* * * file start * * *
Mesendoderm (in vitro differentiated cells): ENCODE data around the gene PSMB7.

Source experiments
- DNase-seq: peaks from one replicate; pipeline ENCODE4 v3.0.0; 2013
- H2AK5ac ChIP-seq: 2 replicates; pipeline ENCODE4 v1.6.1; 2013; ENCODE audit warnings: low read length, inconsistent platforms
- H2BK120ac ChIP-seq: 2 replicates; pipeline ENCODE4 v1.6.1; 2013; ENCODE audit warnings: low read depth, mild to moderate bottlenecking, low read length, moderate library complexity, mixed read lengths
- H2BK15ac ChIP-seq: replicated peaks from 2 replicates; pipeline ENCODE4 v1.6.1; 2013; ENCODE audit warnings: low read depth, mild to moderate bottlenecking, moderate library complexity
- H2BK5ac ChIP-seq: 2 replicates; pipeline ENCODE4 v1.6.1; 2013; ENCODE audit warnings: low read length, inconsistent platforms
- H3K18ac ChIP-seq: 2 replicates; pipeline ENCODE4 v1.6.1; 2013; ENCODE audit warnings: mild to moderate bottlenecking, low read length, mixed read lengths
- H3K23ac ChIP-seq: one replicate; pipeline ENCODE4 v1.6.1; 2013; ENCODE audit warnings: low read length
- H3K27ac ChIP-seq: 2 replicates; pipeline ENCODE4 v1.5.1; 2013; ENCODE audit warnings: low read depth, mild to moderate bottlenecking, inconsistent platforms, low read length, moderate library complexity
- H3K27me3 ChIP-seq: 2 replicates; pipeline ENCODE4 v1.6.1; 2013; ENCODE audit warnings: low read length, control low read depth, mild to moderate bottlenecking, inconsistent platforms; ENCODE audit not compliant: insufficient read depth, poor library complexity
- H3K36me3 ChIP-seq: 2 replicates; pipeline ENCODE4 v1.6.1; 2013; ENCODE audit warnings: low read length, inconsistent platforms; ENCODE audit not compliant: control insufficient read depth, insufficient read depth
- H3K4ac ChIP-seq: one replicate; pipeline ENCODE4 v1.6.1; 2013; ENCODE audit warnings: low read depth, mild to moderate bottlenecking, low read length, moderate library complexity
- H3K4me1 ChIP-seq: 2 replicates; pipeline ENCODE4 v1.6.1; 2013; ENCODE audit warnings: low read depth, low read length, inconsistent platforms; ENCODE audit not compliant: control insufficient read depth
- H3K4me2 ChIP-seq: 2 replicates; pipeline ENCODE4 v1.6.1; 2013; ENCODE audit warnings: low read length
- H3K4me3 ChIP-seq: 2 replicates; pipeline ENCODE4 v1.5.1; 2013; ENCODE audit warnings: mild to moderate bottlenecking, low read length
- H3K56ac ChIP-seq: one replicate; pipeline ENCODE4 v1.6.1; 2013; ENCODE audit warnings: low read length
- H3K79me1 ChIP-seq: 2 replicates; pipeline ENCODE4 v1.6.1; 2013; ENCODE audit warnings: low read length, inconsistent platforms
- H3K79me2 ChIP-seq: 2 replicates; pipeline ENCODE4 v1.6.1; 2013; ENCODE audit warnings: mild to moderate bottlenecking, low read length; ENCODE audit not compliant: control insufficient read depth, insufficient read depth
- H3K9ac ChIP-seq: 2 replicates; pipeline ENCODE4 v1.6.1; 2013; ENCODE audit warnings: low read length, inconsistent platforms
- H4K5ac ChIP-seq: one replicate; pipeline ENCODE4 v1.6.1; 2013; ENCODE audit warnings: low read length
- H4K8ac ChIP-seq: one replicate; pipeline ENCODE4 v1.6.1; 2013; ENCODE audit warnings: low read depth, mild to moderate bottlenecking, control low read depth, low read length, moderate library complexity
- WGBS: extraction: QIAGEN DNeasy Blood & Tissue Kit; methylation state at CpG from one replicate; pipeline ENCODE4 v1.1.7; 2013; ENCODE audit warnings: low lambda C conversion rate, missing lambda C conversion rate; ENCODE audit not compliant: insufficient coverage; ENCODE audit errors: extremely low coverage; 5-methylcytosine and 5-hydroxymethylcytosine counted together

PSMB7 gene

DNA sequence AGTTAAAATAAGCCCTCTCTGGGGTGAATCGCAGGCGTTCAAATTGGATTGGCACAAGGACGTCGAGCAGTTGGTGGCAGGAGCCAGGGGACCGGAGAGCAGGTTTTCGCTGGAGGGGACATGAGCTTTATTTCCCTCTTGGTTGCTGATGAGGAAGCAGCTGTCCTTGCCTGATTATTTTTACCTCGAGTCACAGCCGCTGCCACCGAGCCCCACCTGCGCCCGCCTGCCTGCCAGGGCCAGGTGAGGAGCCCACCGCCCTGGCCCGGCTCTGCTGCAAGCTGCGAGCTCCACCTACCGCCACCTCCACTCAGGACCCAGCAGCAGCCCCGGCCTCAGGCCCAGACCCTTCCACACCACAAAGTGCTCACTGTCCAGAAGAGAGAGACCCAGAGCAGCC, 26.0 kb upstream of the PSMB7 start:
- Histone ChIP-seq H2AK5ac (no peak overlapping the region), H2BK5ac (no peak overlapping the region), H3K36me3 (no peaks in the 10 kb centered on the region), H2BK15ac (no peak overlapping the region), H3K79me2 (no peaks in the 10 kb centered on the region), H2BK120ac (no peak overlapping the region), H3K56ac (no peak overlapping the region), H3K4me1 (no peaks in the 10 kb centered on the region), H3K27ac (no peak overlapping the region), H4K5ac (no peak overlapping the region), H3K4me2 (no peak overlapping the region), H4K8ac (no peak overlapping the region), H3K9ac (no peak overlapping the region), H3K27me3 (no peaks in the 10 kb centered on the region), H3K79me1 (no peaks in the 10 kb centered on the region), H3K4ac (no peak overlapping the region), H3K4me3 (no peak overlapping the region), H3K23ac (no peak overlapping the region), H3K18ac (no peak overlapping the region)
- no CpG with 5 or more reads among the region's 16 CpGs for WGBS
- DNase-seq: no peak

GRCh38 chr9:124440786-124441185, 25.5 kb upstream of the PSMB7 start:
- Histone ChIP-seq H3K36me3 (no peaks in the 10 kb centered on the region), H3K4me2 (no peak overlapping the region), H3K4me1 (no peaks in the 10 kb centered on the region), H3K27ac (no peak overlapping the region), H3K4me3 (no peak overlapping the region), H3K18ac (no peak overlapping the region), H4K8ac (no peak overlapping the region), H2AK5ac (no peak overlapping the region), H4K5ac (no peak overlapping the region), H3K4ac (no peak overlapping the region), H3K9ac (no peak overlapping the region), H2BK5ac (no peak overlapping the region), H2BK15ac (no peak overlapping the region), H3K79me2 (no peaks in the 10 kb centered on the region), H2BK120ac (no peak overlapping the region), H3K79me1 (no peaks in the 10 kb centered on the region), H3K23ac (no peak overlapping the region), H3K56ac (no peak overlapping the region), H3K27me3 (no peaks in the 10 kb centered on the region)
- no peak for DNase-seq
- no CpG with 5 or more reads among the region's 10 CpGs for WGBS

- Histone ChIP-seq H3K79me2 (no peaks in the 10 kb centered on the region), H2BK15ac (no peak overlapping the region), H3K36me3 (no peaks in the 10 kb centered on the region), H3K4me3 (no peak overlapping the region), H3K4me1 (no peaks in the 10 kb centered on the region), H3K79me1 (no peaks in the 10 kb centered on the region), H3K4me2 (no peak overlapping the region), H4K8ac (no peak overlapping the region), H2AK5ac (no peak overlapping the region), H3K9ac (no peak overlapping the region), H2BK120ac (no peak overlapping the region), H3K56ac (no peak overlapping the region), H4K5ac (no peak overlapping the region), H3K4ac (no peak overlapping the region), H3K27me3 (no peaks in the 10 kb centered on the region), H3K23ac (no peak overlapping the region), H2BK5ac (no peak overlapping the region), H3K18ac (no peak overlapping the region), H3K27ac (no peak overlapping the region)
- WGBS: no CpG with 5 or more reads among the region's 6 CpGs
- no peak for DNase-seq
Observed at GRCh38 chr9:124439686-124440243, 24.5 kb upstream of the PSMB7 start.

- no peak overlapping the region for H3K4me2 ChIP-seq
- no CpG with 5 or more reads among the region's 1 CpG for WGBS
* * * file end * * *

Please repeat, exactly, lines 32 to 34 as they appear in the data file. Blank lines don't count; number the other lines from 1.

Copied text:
- no CpG with 5 or more reads among the region's 10 CpGs for WGBS

- Histone ChIP-seq H3K79me2 (no peaks in the 10 kb centered on the region), H2BK15ac (no peak overlapping the region), H3K36me3 (no peaks in the 10 kb centered on the region), H3K4me3 (no peak overlapping the region), H3K4me1 (no peaks in the 10 kb centered on the region), H3K79me1 (no peaks in the 10 kb centered on the region), H3K4me2 (no peak overlapping the region), H4K8ac (no peak overlapping the region), H2AK5ac (no peak overlapping the region), H3K9ac (no peak overlapping the region), H2BK120ac (no peak overlapping the region), H3K56ac (no peak overlapping the region), H4K5ac (no peak overlapping the region), H3K4ac (no peak overlapping the region), H3K27me3 (no peaks in the 10 kb centered on the region), H3K23ac (no peak overlapping the region), H2BK5ac (no peak overlapping the region), H3K18ac (no peak overlapping the region), H3K27ac (no peak overlapping the region)
- WGBS: no CpG with 5 or more reads among the region's 6 CpGs